The heart of the film lies in the troubled relationship between Jobs and his daughter Lisa (played by Perla Haney-Jardin, aged 19). It is only in their final showdown in an outdoor carpark that we glimpse a tiny piece of humanity in Jobs, whose previous behaviour has been utterly monstrous.
Boyle's film is ambitious and stimulating as it encapsulates the essence of Steve Jobs visionary, innovator and flawed human being for whom the word compromise does not exist.
Review by Andrew L. Urban:
Far more complex than most fictional characters, Steve Jobs (Michael Fassbender) is written as a baddie for most of the film's running time, in the way he treats people and behaves badly. His only excuse is that he's the conductor of an orchestra that is making history. But the writers - both of the book and the adapted screenplay - seem to be suggesting that the ends don't justify the means. As his long time collaborator, co-inventor of the personal computer and once best friend Andy Wozniak (Seth Rogen) tells him after their final and public bust-up, "It is not binary; you can be decent AND gifted." He might well have said "You SHOULD be decent AND gifted ..."
Rogen's is a wonderfully and painfully profound characterisation of a man who has been at Jobs' side for almost two decades - despite not really liking him. And he's not alone. The only person who does actually like him, even love him in an unromantic way, is the East European Joanna Hoffman (Kate Winslet), his marketing and communications chief, who has been his strongest support over all the years, good and bad. Winslet is sensational, her slight accent just right, her emotional contribution perfect.
Jeff Daniels makes for a moving John Sculley, the CEO who both nurtured and fired Jobs (not at the same time) and Michael Stuhlberg is heartbreaking as Jobs' loyal but long-suffering friend Andy Hertzfeld. Perla Haney-Jardine is riveting as the 19-year old daughter Lisa, as is Katherine Waterson as her mum Chrisann. But they all have to take heavy blows from Jobs, whose self confidence is half genuine, half bravado, hiding deep insecurities and hurts.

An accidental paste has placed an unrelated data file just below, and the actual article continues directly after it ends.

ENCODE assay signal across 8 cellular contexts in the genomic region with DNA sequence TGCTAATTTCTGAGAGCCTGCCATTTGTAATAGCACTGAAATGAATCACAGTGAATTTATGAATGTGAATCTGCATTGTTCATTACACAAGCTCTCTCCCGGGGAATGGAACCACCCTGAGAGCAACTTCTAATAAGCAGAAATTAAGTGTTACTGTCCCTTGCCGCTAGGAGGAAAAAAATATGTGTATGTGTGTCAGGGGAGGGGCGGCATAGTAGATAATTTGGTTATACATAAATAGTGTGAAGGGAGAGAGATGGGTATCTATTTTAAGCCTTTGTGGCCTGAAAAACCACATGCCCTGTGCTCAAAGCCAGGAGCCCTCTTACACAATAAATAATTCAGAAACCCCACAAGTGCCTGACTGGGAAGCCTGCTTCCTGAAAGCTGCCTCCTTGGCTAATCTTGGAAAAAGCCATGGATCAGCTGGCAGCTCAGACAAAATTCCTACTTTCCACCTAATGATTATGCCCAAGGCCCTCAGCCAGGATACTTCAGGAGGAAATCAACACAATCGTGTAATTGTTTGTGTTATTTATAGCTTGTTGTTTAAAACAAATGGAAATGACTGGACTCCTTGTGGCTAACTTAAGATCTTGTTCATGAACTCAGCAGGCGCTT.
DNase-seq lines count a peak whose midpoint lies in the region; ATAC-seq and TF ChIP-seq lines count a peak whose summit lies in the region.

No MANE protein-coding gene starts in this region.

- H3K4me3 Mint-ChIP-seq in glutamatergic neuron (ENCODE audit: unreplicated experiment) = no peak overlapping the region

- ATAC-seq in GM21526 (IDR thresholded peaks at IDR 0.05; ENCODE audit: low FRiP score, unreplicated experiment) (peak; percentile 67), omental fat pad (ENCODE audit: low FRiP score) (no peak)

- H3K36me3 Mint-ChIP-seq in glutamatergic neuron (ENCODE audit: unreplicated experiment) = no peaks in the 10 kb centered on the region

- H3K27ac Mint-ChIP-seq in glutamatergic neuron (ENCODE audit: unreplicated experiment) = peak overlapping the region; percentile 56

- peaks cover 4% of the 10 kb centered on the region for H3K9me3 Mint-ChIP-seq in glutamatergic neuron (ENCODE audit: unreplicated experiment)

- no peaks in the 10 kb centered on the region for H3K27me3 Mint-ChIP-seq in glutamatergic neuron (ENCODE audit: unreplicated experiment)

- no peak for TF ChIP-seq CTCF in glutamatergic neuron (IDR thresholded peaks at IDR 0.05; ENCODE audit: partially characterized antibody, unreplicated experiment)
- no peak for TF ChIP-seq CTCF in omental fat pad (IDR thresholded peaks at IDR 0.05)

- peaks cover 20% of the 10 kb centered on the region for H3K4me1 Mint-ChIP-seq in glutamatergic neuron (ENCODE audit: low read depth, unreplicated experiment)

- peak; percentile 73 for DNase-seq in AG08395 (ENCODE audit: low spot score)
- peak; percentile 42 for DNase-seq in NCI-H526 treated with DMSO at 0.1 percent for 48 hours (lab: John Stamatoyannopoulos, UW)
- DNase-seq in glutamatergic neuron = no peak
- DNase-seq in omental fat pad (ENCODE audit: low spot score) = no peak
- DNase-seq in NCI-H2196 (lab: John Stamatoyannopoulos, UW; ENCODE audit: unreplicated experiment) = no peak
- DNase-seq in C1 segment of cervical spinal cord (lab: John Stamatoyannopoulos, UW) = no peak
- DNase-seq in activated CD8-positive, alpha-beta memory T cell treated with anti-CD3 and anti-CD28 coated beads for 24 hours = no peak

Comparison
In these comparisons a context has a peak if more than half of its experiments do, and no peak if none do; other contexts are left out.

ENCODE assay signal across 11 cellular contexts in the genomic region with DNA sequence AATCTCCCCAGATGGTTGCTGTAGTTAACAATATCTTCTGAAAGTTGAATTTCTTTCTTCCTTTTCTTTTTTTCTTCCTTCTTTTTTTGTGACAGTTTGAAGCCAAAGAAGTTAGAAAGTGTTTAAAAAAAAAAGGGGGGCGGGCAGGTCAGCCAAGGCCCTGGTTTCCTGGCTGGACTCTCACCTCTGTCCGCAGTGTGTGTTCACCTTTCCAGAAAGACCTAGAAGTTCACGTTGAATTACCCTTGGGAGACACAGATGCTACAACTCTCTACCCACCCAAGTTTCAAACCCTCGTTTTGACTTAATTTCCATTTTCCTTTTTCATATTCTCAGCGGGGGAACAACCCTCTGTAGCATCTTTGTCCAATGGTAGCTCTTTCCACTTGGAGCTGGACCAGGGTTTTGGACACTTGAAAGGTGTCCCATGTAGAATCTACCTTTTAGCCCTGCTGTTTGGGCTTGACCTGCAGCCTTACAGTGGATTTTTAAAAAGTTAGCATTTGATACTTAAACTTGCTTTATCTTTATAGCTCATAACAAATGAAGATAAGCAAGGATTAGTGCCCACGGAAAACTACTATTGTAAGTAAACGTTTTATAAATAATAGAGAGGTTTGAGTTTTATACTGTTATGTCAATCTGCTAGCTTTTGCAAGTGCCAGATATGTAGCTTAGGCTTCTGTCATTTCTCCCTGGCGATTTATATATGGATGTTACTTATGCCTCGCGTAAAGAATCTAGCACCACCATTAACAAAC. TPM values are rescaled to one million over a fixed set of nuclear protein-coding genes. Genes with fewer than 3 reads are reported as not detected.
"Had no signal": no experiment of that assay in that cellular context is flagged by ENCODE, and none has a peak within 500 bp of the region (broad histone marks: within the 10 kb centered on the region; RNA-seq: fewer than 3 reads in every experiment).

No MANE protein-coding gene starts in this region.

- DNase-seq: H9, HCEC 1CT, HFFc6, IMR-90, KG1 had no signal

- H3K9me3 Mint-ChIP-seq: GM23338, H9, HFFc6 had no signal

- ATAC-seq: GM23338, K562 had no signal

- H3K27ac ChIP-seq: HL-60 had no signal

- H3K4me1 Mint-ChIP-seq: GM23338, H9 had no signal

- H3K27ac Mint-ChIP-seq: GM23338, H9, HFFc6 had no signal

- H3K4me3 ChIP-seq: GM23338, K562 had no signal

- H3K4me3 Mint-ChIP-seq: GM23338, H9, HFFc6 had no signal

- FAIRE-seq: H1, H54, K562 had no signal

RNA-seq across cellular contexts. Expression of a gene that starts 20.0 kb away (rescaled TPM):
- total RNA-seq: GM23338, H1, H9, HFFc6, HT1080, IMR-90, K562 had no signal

Aaron Sorkin's screenplay and Danny Boyle's direction give us a Steve Jobs profile that does not idolise or flatter him. As a result, the film gains respect and we gain insight. The father-daughter relationship provides a ton of emotional ballast, and the only section that focuses on technology in the middle of the film is perhaps its weakest, least accessible part. But if you were an adult in the late 70s and 80s, the recognition-nostalgia for those old computers will compensate. It isn't a history lesson or a compleat biopic; to get the full Jobs story, we need to do research. Like, on a computer ...
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STEVE JOBS (M)
CAST: Michael Fassbender, Kate Winslet, Seth Rogen, Jeff Daniels, Michael Stuhlbarg, Katherine Eaterston, Perla Haney-Jardine, Ripley Sobo, Makenzie Moss, Sarah Snook, John Ortiz, Adam Shapiro, John Steen, Stan Roth
PRODUCER: Danny Boyle, Guyman Casady, Christian Colson, Mark Gordon, Scott Rudin
DIRECTOR: Danny Boyle
SCRIPT: Aaron Sorkin (book by Walter Isaacson)
CINEMATOGRAPHER: Alwin H. Kuchler
EDITOR: Elliot Graham
MUSIC: Daniel Pemberton
PRODUCTION DESIGN: Guy Hendrix Dyas
RUNNING TIME: 122 minutes
AUSTRALIAN DISTRIBUTOR: Universal
AUSTRALIAN RELEASE: February 4, 2016